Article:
May 19, 2023
Daily Market Commentary
- Canada’s second-largest airline, WestJet Group, reached tentative agreement Friday morning with its pilots on pay, job security and scheduling, averting a strike that would have grounded its flights ahead of a holiday weekend in Canada that kicks off the country’s summer-travel season. Roughly 1,800 pilots were set to go on strike Friday, but the Calgary, Alberta-based airline said early Friday that it had come to an agreement with the union representing pilots, the Air Line Pilots Association, or ALPA. Details of the deal weren’t immediately available. “The WestJet Group is pleased to have reached a tentative agreement that is industry-leading within Canada and recognizes the important contributions of our valued pilots by providing meaningful improvements to job security and scope, working conditions and wages,” said WestJet Chief Executive Alexis von Hoensbroech. The agreement includes pilots at WestJet’s ultralow-fare subsidiary, Swoop.
- European stocks rallied on Friday following gains on Wall Street as optimism kicked in from progress in US debt-celling negotiations. The Stoxx Europe 600 Index was up 0.7% as of 10 a.m. in London. Almost all sectors rose, with tech stocks among the best performers after the Nasdaq 100 gained nearly 2% on Thursday. A 0.7% advance in the DAX Index put the German benchmark on course for its highest-ever close after the previous record set on Jan. 5, 2022. Equities in Europe have been trading in a tight range after a recovery from the March banking-lead rout faltered. A strong earnings season hasn’t translated into gains for markets as investors are waiting for a final agreement on the US debt-limit deal.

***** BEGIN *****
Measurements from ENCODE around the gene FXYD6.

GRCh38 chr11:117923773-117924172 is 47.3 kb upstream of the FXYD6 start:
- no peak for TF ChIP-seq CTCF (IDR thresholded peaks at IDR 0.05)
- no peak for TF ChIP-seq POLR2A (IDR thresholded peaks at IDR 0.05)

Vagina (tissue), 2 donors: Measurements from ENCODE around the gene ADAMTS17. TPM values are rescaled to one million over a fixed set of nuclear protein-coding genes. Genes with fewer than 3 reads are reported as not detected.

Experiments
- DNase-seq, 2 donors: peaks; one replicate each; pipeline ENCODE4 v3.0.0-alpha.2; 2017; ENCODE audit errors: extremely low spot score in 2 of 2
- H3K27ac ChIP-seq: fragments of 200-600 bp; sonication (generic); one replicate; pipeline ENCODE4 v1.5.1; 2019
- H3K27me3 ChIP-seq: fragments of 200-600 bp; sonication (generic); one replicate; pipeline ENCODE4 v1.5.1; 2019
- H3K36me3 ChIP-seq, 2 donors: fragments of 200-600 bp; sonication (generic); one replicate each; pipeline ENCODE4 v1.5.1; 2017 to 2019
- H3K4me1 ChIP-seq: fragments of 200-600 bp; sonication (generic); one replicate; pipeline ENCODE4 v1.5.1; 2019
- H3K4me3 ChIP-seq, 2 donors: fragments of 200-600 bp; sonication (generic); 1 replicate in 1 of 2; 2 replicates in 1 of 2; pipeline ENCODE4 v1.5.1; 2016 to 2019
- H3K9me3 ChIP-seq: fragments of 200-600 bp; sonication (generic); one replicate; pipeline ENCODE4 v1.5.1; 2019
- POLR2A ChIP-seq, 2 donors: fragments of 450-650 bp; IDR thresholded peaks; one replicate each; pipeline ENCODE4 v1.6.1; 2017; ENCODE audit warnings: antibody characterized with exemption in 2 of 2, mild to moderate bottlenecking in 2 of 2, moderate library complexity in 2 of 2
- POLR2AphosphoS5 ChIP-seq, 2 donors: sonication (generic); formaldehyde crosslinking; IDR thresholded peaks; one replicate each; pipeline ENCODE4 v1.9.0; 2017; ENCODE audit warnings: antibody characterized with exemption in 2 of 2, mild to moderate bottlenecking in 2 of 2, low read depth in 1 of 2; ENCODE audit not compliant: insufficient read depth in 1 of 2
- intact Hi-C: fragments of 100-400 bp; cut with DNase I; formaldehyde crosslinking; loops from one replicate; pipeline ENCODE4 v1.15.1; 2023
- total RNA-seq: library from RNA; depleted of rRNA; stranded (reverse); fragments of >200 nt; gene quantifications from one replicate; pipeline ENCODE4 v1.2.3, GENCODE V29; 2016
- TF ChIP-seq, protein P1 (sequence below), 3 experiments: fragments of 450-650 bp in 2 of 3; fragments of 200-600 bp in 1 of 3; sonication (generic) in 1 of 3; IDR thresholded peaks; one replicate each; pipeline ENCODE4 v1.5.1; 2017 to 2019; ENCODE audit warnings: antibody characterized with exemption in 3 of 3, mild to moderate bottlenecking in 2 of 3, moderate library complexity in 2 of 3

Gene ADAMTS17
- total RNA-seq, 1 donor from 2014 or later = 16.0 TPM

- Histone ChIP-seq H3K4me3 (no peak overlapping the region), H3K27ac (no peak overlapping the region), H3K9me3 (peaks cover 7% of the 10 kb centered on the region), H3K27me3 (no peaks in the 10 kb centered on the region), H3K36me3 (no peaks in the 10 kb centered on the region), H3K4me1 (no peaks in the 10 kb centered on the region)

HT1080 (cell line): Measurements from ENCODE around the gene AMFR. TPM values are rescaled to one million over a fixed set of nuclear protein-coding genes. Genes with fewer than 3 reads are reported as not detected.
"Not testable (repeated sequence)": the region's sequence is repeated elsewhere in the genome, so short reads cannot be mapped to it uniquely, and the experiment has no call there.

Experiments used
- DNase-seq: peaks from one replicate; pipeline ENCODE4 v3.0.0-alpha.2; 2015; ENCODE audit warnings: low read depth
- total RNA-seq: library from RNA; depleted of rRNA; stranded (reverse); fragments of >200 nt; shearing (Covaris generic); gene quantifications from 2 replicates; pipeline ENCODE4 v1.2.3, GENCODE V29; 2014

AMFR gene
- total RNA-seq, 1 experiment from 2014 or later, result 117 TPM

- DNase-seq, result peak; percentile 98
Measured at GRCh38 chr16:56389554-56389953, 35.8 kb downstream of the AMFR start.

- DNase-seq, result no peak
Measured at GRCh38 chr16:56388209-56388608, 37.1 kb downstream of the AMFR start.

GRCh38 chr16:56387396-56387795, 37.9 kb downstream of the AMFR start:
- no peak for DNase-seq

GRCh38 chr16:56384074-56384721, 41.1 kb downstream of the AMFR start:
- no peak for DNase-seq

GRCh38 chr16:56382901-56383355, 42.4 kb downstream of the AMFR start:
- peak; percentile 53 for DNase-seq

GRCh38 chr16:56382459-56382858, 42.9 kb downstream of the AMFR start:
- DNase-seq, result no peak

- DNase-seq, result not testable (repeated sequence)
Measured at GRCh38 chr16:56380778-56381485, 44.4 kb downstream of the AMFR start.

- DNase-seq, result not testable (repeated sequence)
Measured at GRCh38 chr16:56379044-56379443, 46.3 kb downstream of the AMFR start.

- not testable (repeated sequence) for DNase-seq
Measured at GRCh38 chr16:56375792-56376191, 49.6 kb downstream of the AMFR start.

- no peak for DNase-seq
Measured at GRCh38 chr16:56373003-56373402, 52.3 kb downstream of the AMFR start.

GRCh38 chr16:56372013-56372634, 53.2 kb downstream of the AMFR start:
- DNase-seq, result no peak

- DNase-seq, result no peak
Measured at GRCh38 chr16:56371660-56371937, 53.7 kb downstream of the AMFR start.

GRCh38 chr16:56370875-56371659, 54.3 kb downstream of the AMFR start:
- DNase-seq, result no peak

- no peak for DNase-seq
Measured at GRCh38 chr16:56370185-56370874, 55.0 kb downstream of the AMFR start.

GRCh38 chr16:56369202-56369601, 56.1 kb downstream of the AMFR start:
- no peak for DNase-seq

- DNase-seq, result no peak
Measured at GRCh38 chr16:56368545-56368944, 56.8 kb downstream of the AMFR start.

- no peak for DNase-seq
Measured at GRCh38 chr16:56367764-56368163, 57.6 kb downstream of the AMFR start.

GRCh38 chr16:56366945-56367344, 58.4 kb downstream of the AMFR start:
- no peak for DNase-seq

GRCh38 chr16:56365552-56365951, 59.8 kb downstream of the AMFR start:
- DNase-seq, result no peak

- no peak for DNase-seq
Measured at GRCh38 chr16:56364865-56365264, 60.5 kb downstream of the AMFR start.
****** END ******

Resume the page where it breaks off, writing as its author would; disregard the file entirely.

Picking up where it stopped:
- Chinese stocks were the outlier to Friday’s risk-on mood. The Hang Seng Tech Index slumped as much as 2.4% as Alibaba Group Holding Ltd dropped in the wake of disappointing sales. China’s yuan recovered from an earlier loss after the central bank vowed to curb speculation in the yuan and called for more stability in the foreign exchange market. The offshore yuan extended a rise after the PBOC statement, gaining 0.5% to 7.0136 per dollar, after breaching the closely-watched 7 per dollar level.
- Oil headed for its first weekly advance in more than a month on optimism that the US will reach an agreement to raise its debt ceiling and avert a catastrophic default. West Texas Intermediate futures climbed above $72 a barrel, bringing this week’s gain to about 3%. House Speaker Kevin McCarthy said negotiators may reach an agreement in principle as soon as this weekend. Asian refiners are snapping up US oil cargoes again, and forecasters continue to predict global crude markets will tighten this summer. Crude is still down 10% this year as China’s lackluster economic recovery and monetary tightening by the Federal Reserve weigh on the outlook. Fed officials injected some uncertainty into the market this week, sounding increasingly split on whether to raise interest rates at their meeting next month or pause.